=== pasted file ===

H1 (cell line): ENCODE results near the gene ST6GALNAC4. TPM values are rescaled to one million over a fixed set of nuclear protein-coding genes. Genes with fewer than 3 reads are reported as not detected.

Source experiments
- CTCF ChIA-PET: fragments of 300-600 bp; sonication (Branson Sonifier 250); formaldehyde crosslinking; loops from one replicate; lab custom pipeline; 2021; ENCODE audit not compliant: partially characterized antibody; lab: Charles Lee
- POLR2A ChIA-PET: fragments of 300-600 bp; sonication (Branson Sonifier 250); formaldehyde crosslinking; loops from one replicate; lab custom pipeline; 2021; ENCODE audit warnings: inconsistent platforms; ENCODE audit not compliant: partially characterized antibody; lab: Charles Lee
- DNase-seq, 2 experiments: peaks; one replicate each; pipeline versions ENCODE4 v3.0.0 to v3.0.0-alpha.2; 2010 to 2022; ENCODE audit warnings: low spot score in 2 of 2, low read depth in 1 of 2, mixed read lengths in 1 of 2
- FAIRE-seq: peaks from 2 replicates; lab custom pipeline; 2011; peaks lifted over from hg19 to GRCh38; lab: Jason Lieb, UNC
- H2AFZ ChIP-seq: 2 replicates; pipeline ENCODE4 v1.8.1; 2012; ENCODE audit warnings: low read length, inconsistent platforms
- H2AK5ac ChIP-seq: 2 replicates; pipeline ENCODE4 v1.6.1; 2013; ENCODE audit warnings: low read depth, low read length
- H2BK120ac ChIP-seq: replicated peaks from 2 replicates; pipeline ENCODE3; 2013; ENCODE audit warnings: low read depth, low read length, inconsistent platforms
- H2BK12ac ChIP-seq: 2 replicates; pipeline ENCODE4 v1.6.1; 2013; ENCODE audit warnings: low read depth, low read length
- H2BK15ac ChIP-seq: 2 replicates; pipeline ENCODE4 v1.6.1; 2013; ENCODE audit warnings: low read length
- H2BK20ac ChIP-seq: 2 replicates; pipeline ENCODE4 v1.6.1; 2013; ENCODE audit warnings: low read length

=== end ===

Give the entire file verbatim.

H1 (cell line): ENCODE results near the gene ST6GALNAC4. TPM values are rescaled to one million over a fixed set of nuclear protein-coding genes. Genes with fewer than 3 reads are reported as not detected.

Source experiments
- CTCF ChIA-PET: fragments of 300-600 bp; sonication (Branson Sonifier 250); formaldehyde crosslinking; loops from one replicate; lab custom pipeline; 2021; ENCODE audit not compliant: partially characterized antibody; lab: Charles Lee
- POLR2A ChIA-PET: fragments of 300-600 bp; sonication (Branson Sonifier 250); formaldehyde crosslinking; loops from one replicate; lab custom pipeline; 2021; ENCODE audit warnings: inconsistent platforms; ENCODE audit not compliant: partially characterized antibody; lab: Charles Lee
- DNase-seq, 2 experiments: peaks; one replicate each; pipeline versions ENCODE4 v3.0.0 to v3.0.0-alpha.2; 2010 to 2022; ENCODE audit warnings: low spot score in 2 of 2, low read depth in 1 of 2, mixed read lengths in 1 of 2
- FAIRE-seq: peaks from 2 replicates; lab custom pipeline; 2011; peaks lifted over from hg19 to GRCh38; lab: Jason Lieb, UNC
- H2AFZ ChIP-seq: 2 replicates; pipeline ENCODE4 v1.8.1; 2012; ENCODE audit warnings: low read length, inconsistent platforms
- H2AK5ac ChIP-seq: 2 replicates; pipeline ENCODE4 v1.6.1; 2013; ENCODE audit warnings: low read depth, low read length
- H2BK120ac ChIP-seq: replicated peaks from 2 replicates; pipeline ENCODE3; 2013; ENCODE audit warnings: low read depth, low read length, inconsistent platforms
- H2BK12ac ChIP-seq: 2 replicates; pipeline ENCODE4 v1.6.1; 2013; ENCODE audit warnings: low read depth, low read length
- H2BK15ac ChIP-seq: 2 replicates; pipeline ENCODE4 v1.6.1; 2013; ENCODE audit warnings: low read length
- H2BK20ac ChIP-seq: 2 replicates; pipeline ENCODE4 v1.6.1; 2013; ENCODE audit warnings: low read length